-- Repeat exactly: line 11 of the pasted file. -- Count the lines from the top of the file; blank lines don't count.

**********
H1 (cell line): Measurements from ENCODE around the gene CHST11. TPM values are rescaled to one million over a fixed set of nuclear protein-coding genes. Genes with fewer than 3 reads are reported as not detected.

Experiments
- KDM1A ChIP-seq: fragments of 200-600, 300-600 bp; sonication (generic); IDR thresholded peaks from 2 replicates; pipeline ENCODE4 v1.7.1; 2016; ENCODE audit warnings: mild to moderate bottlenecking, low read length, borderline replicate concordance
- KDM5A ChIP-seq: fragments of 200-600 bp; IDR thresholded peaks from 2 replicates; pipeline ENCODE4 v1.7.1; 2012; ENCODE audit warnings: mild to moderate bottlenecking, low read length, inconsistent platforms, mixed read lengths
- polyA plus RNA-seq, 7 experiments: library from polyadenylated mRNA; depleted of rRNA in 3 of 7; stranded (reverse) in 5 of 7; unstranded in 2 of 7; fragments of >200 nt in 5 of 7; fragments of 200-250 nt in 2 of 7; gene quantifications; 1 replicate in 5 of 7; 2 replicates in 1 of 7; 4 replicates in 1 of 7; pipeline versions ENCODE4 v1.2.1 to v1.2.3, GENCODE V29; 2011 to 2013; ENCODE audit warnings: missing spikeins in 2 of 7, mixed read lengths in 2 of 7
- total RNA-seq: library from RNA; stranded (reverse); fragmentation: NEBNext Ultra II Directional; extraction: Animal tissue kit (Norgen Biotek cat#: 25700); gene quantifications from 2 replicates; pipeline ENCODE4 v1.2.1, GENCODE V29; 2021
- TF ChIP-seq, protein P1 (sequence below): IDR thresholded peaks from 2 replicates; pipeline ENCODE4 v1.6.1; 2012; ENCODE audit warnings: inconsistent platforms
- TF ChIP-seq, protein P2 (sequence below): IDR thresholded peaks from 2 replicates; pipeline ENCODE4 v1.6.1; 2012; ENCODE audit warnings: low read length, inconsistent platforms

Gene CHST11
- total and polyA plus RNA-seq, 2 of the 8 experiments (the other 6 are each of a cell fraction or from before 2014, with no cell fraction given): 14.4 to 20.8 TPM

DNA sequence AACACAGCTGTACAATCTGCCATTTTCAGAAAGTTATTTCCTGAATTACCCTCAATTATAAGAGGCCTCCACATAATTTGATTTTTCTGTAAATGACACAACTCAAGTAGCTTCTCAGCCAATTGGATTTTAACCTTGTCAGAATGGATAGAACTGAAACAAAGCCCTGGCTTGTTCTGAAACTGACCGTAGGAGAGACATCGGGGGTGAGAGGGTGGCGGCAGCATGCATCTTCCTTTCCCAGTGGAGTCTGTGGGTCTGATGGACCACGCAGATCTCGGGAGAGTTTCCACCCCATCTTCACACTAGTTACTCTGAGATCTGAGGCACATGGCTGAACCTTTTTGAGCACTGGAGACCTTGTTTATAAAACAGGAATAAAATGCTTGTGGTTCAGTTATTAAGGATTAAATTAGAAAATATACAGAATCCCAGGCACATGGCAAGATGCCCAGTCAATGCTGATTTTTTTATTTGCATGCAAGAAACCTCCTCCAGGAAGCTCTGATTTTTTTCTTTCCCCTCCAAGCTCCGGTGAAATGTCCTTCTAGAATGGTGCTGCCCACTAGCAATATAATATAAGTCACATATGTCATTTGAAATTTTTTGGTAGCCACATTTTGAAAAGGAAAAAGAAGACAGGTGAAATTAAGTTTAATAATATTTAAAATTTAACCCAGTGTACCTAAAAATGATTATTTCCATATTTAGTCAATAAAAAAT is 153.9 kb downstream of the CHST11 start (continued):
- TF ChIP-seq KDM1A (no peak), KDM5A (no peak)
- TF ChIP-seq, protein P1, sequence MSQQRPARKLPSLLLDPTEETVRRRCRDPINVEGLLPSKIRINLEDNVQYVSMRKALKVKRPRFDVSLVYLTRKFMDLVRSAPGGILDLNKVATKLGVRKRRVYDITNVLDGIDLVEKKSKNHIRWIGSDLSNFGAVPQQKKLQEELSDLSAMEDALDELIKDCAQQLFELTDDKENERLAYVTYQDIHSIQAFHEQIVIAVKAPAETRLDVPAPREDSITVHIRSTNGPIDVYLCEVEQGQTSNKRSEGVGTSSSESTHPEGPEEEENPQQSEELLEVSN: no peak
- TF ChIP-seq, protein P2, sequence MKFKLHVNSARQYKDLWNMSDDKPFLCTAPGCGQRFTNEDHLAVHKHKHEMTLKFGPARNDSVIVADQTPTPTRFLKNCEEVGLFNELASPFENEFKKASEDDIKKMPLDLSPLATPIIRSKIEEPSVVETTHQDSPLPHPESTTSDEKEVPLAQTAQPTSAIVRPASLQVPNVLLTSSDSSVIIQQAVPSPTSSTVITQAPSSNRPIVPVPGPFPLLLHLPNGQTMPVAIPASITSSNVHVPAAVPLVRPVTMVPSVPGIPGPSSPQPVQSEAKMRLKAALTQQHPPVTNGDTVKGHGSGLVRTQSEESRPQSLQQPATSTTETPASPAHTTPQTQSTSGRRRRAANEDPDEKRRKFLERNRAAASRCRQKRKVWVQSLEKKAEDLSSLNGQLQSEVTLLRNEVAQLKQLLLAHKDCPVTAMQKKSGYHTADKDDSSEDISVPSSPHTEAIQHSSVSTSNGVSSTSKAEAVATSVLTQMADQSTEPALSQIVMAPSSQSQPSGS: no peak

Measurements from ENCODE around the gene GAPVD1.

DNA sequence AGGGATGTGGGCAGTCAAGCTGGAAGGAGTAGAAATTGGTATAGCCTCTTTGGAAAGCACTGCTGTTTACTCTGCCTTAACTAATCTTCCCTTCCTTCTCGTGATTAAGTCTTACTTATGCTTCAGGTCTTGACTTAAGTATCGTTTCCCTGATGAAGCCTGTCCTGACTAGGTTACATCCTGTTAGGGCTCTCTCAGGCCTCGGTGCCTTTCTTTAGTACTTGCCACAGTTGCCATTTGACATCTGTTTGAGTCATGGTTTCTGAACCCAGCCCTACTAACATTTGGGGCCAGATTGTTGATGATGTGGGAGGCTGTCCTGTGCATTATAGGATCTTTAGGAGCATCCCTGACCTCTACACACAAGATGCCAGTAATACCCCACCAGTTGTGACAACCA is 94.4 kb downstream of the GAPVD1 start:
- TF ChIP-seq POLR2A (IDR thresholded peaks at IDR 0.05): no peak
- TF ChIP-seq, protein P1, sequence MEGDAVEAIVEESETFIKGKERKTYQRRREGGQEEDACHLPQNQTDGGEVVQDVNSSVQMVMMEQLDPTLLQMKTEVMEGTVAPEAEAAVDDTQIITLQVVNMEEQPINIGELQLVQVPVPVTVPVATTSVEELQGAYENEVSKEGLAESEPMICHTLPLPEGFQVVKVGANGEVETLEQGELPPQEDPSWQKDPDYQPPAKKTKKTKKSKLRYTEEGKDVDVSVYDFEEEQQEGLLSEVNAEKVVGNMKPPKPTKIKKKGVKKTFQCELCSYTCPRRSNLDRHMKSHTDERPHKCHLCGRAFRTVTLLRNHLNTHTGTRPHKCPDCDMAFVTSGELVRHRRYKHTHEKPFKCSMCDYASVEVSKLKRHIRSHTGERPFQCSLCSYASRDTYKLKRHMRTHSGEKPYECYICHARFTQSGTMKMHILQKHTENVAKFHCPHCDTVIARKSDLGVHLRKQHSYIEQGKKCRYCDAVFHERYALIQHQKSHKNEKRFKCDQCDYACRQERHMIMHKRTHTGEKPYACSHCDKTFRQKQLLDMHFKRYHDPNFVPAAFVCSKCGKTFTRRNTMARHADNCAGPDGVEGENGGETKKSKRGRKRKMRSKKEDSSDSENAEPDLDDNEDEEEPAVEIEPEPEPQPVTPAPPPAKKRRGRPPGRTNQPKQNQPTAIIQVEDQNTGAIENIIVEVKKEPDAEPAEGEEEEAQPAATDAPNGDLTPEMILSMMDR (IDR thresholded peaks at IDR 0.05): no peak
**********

DNA sequence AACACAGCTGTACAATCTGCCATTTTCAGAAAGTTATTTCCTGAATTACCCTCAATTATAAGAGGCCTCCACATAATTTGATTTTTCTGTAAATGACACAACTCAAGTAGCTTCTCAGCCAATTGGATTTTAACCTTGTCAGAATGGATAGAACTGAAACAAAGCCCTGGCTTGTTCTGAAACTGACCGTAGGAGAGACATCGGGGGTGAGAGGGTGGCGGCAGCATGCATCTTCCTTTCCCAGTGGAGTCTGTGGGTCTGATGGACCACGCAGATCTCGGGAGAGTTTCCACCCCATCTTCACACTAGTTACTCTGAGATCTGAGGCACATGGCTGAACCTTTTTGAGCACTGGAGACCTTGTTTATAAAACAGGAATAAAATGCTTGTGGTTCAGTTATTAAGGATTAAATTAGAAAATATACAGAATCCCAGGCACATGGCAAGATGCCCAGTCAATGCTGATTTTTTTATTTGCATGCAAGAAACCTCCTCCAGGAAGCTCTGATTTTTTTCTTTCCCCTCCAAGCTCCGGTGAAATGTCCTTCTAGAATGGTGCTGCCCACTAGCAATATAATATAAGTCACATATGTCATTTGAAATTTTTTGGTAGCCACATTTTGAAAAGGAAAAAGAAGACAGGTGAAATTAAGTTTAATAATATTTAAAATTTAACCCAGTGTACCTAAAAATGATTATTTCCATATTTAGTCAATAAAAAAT is 153.9 kb downstream of the CHST11 start (continued):